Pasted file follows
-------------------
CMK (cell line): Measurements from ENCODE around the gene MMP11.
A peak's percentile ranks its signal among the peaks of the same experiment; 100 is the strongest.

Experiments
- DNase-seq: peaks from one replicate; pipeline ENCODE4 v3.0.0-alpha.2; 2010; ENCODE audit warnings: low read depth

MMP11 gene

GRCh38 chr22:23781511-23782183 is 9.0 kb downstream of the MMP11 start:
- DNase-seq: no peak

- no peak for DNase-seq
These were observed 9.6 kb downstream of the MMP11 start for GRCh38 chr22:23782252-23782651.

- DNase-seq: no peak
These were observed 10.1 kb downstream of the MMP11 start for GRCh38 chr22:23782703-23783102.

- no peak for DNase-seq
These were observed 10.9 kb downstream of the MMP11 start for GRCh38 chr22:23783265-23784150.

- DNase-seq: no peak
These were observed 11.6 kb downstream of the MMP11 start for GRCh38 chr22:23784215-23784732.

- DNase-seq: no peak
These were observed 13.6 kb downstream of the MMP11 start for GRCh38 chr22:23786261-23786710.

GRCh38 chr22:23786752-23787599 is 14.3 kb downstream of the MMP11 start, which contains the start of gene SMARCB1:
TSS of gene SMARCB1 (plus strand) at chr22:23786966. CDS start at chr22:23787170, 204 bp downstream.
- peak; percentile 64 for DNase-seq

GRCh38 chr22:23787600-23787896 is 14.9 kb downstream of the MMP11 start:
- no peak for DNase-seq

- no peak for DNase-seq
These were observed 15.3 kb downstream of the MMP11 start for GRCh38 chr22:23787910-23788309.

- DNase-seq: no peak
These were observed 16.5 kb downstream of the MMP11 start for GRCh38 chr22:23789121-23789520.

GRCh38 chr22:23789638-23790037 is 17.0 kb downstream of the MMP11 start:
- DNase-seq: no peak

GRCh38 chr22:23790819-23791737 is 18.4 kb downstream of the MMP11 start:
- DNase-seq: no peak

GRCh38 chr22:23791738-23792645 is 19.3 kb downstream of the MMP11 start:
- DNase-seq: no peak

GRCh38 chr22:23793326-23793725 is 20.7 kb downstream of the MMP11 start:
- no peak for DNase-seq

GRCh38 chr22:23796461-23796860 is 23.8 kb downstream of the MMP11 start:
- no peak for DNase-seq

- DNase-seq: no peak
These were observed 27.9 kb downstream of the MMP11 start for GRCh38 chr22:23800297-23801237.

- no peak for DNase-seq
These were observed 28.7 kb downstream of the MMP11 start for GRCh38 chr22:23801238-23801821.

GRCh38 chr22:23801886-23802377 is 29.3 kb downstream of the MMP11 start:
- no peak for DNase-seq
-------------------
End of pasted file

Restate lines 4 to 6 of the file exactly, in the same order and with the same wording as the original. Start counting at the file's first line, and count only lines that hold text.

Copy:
- DNase-seq: peaks from one replicate; pipeline ENCODE4 v3.0.0-alpha.2; 2010; ENCODE audit warnings: low read depth

MMP11 gene

GRCh38 chr22:23781511-23782183 is 9.0 kb downstream of the MMP11 start: